Adapting financial models to irrational investors

A review of Prof. Andrew W. Lo's book, Adaptive Markets: Financial Evolution at the Speed of Thought.

Paul Kaplan 23 October, 2018 | 5:00PM
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Economics in general, and financial economics in particular, has a long history of building elegant mathematical models. These models assume that economic agents, such as investors, are fully rational utility-maximizers and that markets are fully efficient. In finance, the best known of these models is the Capital Asset Pricing Model. Although the CAPM has repeatedly shown not to hold empirically, due to its simple and elegant conclusions it continues to be central to valuation and investment practice since no single model has emerged to replace it.

The main challenges to the assumption of rationality comes from the relatively new field of behavioural economics, which includes behavioural finance. So far, two of the leaders of this field have received the Nobel Memorial Prize in Economic Sciences; namely, Daniel Kahneman of Princeton in 2002 and Richard Thaler of the University of Chicago in 2017. Rather than making abstract assumptions about investor behaviour, Kahneman, Thaler and other behavioural economists used the experimental methods of psychology to determine by observation how real people go about making economic decisions. What they found was that real people behave very differently from the rational agents in traditional economics and finance. Instead of solving utility maximization problems, real people use various heuristics and are subject to various biases that lead them to make suboptimal decisions, and my even act against their own best interests. Such behaviour is often regarded as being irrational.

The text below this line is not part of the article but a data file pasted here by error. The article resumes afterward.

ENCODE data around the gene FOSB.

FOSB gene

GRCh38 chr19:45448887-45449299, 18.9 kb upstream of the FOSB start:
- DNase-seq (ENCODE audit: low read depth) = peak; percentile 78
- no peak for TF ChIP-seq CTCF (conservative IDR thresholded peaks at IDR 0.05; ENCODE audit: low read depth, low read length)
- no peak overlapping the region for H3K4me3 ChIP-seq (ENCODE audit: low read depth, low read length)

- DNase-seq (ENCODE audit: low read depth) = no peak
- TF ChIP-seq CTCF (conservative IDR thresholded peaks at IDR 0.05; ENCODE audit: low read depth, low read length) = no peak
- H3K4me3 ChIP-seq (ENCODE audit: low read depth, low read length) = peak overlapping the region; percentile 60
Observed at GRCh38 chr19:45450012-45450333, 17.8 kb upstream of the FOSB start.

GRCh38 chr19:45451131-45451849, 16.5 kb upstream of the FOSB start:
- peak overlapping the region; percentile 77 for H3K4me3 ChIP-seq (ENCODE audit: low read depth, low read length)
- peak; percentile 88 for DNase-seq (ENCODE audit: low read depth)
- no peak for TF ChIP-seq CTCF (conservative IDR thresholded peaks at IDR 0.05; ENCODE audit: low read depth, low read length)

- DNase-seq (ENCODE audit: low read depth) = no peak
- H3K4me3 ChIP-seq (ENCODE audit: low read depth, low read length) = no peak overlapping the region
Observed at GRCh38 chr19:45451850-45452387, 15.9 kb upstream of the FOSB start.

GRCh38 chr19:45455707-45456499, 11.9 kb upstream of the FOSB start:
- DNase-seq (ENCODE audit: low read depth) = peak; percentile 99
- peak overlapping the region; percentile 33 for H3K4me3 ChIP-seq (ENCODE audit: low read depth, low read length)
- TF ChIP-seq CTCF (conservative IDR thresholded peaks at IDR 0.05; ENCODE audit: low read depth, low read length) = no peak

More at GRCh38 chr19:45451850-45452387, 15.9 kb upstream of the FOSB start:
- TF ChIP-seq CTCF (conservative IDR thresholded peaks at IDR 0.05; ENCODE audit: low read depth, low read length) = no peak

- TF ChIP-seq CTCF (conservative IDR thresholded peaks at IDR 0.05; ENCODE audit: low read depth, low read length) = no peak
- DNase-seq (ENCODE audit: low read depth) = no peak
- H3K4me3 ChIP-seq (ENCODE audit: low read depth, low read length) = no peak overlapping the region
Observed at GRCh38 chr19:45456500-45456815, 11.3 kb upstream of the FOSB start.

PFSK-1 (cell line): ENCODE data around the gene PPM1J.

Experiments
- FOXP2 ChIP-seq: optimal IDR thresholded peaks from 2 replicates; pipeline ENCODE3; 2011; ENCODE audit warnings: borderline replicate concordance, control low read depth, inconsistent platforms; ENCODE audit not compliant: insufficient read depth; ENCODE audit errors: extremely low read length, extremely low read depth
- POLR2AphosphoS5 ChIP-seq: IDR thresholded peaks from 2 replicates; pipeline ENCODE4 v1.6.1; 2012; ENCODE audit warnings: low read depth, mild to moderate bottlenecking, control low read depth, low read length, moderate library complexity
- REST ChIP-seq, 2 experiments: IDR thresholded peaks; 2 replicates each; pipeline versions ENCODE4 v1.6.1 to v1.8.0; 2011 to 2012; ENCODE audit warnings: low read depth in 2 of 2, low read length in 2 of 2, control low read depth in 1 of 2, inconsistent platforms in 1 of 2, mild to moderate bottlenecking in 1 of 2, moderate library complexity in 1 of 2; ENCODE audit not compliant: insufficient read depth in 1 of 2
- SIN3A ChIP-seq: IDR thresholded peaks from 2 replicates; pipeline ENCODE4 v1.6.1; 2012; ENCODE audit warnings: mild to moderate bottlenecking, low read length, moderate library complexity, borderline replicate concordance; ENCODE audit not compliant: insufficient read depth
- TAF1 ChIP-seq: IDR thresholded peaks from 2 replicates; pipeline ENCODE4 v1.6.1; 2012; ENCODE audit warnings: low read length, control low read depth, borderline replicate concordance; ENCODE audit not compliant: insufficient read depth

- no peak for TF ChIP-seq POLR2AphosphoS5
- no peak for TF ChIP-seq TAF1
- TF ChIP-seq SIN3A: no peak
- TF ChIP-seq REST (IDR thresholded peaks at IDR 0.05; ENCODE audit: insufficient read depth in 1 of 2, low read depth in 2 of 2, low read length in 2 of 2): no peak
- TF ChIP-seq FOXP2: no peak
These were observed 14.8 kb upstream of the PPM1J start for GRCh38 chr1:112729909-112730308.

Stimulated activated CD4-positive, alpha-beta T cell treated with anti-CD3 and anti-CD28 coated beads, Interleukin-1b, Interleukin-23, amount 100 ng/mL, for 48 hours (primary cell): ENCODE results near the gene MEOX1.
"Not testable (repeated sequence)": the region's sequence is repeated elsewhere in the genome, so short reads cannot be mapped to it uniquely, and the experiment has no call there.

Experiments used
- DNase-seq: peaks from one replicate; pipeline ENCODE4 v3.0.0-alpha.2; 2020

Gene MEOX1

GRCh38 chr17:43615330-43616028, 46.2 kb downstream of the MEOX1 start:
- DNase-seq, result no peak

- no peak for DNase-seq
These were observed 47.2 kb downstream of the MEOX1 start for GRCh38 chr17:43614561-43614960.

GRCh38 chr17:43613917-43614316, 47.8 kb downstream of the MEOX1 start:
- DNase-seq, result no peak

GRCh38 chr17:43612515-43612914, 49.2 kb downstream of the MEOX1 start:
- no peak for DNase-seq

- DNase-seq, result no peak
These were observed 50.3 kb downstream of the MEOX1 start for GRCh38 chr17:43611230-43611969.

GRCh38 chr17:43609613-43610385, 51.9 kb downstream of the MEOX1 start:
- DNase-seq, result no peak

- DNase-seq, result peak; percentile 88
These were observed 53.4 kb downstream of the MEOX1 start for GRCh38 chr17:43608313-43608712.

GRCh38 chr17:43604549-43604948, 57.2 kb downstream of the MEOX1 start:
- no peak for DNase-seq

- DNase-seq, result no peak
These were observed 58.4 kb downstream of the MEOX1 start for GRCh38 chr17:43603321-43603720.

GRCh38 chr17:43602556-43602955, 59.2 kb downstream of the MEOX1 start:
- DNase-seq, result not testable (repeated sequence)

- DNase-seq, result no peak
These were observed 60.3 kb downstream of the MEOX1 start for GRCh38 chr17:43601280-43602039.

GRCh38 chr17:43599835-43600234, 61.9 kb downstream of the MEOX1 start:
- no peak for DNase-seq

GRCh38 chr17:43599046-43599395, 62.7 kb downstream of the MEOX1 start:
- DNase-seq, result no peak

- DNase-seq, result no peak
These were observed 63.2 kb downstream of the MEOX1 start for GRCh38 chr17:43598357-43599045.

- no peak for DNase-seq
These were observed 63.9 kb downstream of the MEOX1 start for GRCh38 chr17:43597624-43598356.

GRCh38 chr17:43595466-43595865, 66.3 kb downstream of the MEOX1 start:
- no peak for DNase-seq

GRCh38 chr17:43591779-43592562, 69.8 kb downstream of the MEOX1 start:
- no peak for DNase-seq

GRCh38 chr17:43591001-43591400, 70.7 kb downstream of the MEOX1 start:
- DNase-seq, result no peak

While traditional and behavioural economics have been at odds, there have been at least two efforts to reconcile them. One is the concept of popularity. I am a co-author of a forthcoming book on this. In the popularity approach, my co-authors and I extend the set of security characteristics that investors care about in the CAPM to include characteristics that are popular (or unpopular) for no rational reason. The result is a mathematical asset pricing model in which all characteristics that investors care about, both rational and irrational.

Professor Andrew Lo of MIT has taken a completely different approach. In papers published in 2004 and 2005, he departs from the mathematical approach of standard economics and finance and instead draws from evolutionary biology to explain investor and market behaviour. In doing so, he formulates the Adaptive Markets Hypothesis (AMH) which reconciles the Efficient Markets Hypothesis (EMH) with behavioural finance. In his 2017 book, Adaptive Markets: Financial Evolution at the Speed of Thought, he expands on and refines the AMH.

Here is a brief summary of some of the key takeaways from Professor Lo's book:

Economics and finance should be based on evolutionary biology